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Introduced by Sen. Bernie Sanders (I-Vt.) and in the House by Rep. Keith Ellison (D-Minn.) and Rep. Raul Grijalva (D-Ariz.), the bill would go far beyond the current federal minimum wage of $7.25 an hour and make it easier for federal workers to join a union. (Photo: AP)

Aiming to Lift 'Starvation Wage,' Progressive Lawmakers Push for $15 Nationwide

Sanders and Congressional Progressive Caucus introduce new legislation before crowd of striking federal workers

Deirdre Fulton

"We are here today to send a very loud and a very clear message to the United States Congress, the President of the United States, and corporate America," Democratic presidential candidate Bernie Sanders bellowed before a crowd of striking low-wage workers in Washington, D.C. on Wednesday. "In the richest country on the face of the earth, no one who works 40 hours a week should be living in poverty."

And it was with that message and those federal contract workers in mind that Sen. Sanders (I-Vt.), along with his progressive counterparts in the U.S House, on Tuesday introduced a bill to raise the federal minimum wage to $15 an hour.

"In the year 2015, a job has got to lift workers out of poverty, not keep them in it," Sanders said at a rally of striking federal contract workers near the Russell Senate Building in the nation's capital. "The $7.25 an hour federal minimum wage is a starvation wage. It has got to be increased to a living wage."

The Pay Workers a Living Wage Act would phase in a $15 minimum wage nationwide by 2020 over 5 steps, increasing to $9 in 2016, $10.50 in 2017, $12.00 in 2018, $13.50 in 2019, and $15 in '20. After that, the minimum wage would be indexed to the median hourly wage.

Progressive Reps. Keith Ellison (D-Minn.), Raul Grijalva (D-Ariz.), and Sheila Jackson-Lee (D-Texas) are among the members of the Congressional Progressive Caucus who introduced companion legislation in the House.

"When I'm on picket lines around the country, people tell me they’re protesting because they’re working harder than ever and still can't make ends meet," Ellison said in a statement. "The Progressive Caucus stands in solidarity with the working Americans putting in longer hours and seeing smaller paychecks. In the richest nation in the world, no business should be able to pay so little their workers are forced to find second and third jobs to feed their kids."

According to a press statement from Sanders, if the minimum wage had kept up with productivity and inflation since 1968, it would be more than $26 an hour today.

Meanwhile, the legislation would gradually eliminate the practice of paying tipped workers a different, lower wage. In his speech on Wednesday, Sanders described that wage as "a loophole that allows employers to pay tipped workers a shamefully low $2.13 an hour."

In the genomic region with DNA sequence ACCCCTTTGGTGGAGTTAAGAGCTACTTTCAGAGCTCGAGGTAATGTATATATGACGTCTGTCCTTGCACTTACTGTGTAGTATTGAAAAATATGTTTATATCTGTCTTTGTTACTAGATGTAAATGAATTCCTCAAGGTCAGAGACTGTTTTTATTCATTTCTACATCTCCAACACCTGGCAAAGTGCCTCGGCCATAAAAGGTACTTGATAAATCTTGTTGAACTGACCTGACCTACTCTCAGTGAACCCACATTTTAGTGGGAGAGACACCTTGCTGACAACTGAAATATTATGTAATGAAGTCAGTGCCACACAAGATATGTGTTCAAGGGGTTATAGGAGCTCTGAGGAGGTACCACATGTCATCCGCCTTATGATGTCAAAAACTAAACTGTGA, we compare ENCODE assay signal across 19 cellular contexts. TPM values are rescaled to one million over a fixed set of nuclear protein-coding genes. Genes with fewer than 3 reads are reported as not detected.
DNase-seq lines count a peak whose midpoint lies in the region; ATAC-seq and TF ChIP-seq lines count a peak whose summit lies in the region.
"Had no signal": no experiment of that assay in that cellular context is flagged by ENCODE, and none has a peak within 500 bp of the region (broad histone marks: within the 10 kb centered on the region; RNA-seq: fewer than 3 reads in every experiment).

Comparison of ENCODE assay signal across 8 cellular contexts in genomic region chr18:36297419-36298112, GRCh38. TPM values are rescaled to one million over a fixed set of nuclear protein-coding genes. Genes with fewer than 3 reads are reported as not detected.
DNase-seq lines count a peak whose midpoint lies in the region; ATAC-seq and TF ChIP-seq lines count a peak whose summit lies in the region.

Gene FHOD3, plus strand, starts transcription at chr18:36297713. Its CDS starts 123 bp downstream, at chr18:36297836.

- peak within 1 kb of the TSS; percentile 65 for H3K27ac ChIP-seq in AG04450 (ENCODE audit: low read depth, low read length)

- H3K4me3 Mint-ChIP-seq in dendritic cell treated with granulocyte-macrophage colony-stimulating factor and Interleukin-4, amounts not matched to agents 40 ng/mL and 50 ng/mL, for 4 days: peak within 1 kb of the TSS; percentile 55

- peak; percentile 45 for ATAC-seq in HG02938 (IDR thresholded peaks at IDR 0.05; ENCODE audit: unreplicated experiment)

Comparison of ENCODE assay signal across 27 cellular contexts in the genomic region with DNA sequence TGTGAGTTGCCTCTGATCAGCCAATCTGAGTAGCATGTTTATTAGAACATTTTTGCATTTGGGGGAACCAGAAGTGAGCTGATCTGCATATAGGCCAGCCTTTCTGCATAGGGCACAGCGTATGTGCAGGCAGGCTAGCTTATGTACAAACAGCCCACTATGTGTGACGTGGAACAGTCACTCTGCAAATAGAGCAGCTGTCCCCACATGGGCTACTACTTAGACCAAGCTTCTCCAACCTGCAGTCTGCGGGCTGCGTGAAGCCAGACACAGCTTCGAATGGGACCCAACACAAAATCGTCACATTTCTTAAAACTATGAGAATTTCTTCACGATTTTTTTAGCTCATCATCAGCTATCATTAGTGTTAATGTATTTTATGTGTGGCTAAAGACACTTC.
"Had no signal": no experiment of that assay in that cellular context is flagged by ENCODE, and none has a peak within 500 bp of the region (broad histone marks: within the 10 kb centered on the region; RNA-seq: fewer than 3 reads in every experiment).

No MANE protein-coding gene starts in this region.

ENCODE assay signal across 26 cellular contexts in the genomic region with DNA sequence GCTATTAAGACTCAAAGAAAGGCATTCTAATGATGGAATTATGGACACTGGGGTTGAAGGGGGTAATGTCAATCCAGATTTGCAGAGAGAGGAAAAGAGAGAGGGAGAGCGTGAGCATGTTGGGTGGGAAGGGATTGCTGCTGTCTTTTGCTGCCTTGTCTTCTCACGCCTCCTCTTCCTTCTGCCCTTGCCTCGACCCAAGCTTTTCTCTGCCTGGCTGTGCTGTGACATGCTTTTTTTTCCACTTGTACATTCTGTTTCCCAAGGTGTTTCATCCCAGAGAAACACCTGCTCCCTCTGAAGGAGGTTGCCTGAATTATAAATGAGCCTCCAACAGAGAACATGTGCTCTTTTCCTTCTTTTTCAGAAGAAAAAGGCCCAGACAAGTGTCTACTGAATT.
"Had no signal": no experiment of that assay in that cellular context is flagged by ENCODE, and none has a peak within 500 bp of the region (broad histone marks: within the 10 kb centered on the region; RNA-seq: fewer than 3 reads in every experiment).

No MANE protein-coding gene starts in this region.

Boosting the federal minimum wage, which has not been done since 2009, would directly benefit 62 million workers who currently make less than $15 an hour, including over half of African-American workers and close to 60 percent of Latino workers, the bill's backers say. They cite a January 2015 poll showing that 63 percent of Americans support a $15 minimum wage.

As The Hill notes, Sanders' bill is unlikely to get a vote in the GOP-controlled Senate.

"A bill that would raise the federal minimum wage to $10.10 per hour has languished in the House for years," Al Jazeera America's Ned Resnikoff explains, meaning "[t]he odds are not in favor of legislation calling for an even bigger increase."

However, Resnikoff continues, "the $15 wage proposal gives progressive organizations and their allies in Congress a totem around which to rally. The bill is a direct challenge to other Democratic officials who have yet to support a significant wage increase—particularly Hillary Clinton, the frontrunner in the party’s 2016 presidential primary."

What's more, as Sanders pointed out: "The good news is that cities and states are not waiting for Congress to act." The campaign for a $15 minimum wage has won local victories in Los Angeles, San Francisco, and Seattle, among other places.

In a major win on this front, the New York State Wage Board on Wednesday recommended a phase in of $15 an hour for fast-food workers in New York City by 2018 and all of New York state by 2021.

Among the federal contract workers cheering on the minimum wage bill on Wednesday was Sontia Bailey, who wrote about her plight in the Guardian on Tuesday.

"Even though I work full-time at the US Capitol, I only earn $10.59 an hour," she wrote. "Because the federal contractor that operates the cafe pays me so little, I had to pick-up a second job at KFC to make ends meet. It may be hard to believe, but Colonel Sanders actually pays me more than Uncle Sam does: I make $11 an hour at my fast food job."

Bailey continued:

I want senators to know that real problem facing workers is that despite putting in long hours, we can’t manage to get ahead and stay ahead. The real problem we face is low-pay.

If I made a living wage at the US Capitol, I would not have needed to get a second job and stretch myself to the breaking point. If I just had one good-paying job, I would be a new mother today.

Ahead of Wednesday's rally, a group of more than 200 economists and scholars released a letter endorsing the legislation.

"In short, raising the federal minimum to $15 an hour by 2020 will be an effective means of improving living standards for low-wage workers and their families and will help stabilize the economy," wrote the experts, who include academic and author Frances Fox Piven and former Labor Secretary Robert Reich. "The costs to other groups in society," they added, "will be modest and readily absorbed."

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